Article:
A populist report

Comments on my post on the Commerce Commission draft report that examined New Zealand’s personal banking services kept me busy this week. I received some interesting emails and phone calls.

One thing that I missed from most of these interactions was the motivation of the Commerce Commission to write this report. Why did the Commerce Commission undertake a study of New Zealand’s personal banking services market, featuring important recommendations that can potentially disrupt financial stability? Some recommendations are about bank capital, which is the Reserve Bank’s turf. Why? Likewise, why the recommendation to recapitalise Kiwibank?

To understand why I am asking these questions, it is worthwhile again to mention the points made by Fernando Restoy:

… the political argument is based on the assumption that large institutions are less able or willing than smaller banks to offer credit and other services to retail customers or small businesses in local communities. However, to my knowledge, there is no compelling evidence that access to credit in concentrated banking systems (like those of France, Canada or the Netherlands) is generally more cumbersome than in countries with a more diversified banking industry (such as that of Germany)

and on proportionality

Yet, there is always a risk that the principle of proportionality could be misused to give a significant regulatory advantage to small institutions. As we have seen, this may not only be unwarranted from a prudential point of view but could also distort competition and prevent a necessary restructuring of the industry. Arguably, the latter effect may become particularly relevant when technological innovation is likely to disrupt the market …”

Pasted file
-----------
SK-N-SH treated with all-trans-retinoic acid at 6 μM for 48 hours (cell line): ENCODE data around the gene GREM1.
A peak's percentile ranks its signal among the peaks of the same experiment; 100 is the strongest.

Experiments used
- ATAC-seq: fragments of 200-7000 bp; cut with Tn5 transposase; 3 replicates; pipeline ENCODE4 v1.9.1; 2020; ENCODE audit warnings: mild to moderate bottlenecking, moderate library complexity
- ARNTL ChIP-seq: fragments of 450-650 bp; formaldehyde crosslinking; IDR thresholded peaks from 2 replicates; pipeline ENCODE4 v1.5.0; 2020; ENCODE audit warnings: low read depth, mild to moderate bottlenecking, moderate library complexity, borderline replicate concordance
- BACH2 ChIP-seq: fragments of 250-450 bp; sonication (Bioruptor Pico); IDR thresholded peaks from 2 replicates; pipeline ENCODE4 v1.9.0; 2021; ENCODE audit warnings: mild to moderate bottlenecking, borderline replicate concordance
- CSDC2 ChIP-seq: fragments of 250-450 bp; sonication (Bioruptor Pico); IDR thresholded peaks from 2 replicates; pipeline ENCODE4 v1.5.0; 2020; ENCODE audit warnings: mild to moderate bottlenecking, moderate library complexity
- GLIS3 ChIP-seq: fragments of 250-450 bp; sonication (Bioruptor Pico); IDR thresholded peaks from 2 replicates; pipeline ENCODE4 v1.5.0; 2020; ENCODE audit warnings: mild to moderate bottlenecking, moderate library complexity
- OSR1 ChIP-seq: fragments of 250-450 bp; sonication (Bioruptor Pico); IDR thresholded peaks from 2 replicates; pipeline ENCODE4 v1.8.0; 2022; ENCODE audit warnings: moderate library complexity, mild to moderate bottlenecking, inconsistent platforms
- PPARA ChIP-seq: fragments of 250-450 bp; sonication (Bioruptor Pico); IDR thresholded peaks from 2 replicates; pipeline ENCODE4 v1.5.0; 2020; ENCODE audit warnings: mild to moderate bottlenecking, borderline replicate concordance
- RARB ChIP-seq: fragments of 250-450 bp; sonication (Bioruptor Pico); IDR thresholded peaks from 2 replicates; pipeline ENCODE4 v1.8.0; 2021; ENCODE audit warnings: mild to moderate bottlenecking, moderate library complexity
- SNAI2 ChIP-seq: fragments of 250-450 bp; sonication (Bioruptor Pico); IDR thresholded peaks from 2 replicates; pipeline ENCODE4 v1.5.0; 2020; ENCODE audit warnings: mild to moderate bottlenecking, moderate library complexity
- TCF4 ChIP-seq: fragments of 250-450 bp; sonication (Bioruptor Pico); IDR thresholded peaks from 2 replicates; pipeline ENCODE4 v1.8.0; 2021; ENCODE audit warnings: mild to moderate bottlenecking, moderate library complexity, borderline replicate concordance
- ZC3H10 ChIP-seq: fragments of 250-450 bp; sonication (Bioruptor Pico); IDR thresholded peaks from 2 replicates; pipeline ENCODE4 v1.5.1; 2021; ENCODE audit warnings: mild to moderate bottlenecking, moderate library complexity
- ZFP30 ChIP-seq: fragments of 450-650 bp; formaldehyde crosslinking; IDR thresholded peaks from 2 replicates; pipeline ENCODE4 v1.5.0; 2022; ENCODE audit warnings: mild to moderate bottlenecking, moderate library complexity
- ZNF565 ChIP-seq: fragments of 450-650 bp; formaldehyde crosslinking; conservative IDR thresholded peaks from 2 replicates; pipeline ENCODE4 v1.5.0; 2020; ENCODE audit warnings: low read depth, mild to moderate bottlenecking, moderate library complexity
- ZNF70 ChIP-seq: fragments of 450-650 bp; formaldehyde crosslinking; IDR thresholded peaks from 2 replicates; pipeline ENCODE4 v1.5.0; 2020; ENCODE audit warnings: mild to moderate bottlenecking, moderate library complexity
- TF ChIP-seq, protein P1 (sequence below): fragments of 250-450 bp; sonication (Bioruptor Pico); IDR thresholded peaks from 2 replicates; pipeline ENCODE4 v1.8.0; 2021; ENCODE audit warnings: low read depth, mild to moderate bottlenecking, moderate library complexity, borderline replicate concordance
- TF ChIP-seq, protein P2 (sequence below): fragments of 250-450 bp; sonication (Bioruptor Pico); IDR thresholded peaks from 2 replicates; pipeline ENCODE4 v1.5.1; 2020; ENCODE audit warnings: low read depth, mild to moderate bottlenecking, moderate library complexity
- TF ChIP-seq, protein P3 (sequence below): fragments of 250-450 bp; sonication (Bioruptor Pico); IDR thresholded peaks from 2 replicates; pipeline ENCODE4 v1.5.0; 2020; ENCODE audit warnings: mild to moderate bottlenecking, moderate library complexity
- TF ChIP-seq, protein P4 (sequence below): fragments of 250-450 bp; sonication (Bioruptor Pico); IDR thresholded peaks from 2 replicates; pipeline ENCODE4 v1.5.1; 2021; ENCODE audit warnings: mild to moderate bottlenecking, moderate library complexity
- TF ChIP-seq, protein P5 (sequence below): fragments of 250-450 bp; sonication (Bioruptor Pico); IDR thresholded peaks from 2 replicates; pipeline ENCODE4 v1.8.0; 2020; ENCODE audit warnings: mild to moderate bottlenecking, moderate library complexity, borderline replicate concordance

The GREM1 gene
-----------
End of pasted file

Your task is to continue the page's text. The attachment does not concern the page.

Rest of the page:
Fernando Restoy, who previously served as the Chair of the FROB, the Spanish Resolution Authority, before assuming the role of Deputy Governor of the Bank of Spain in 2012, knows something about banks big and small. With first-hand experience of Spain’s banking overhaul post-2008, Restoy sheds light on the country’s move to consolidate its fractured banking sector in response to the Global Financial Crisis.

Spain’s decision to streamline its banking landscape resulted in a more concentrated industry. Despite initial concerns, this transformation has proven effective, highlighting the potential benefits of such reforms.

It’s okay to be big

Hailing from the Netherlands, I am no stranger to a banking scene dominated by a select few. Despite three major players—ING, Rabobank, and ABN AMRO—controlling 85% of the market, there is surprisingly minimal pushback against their dominance.* This suggests that concentration does not rule out trust and satisfaction among consumers.

In this context, it is surprising that the Commerce Commission did not adopt a more optimistic stance on bank concentration and the role of large banks. Additionally, they seemed unwilling to entertain the notion that smaller banks could potentially hamper competition and innovation.

The Game of Banking Bargains

It appears that the Commerce Commission deliberately biased the report in favour of Kiwibank and the smaller players, while simultaneously disregarding the importance of financial stability.

I hear you say: “That is a brave accusation, Martien”, and my response would be that we have seen this before. To explain, it is worthwhile reading this paper by Charles Calomiris and Stephen Harber: The Political Foundations of Scarce and Unstable Credit. It was written in 2013, i.e. before the Trump administration.**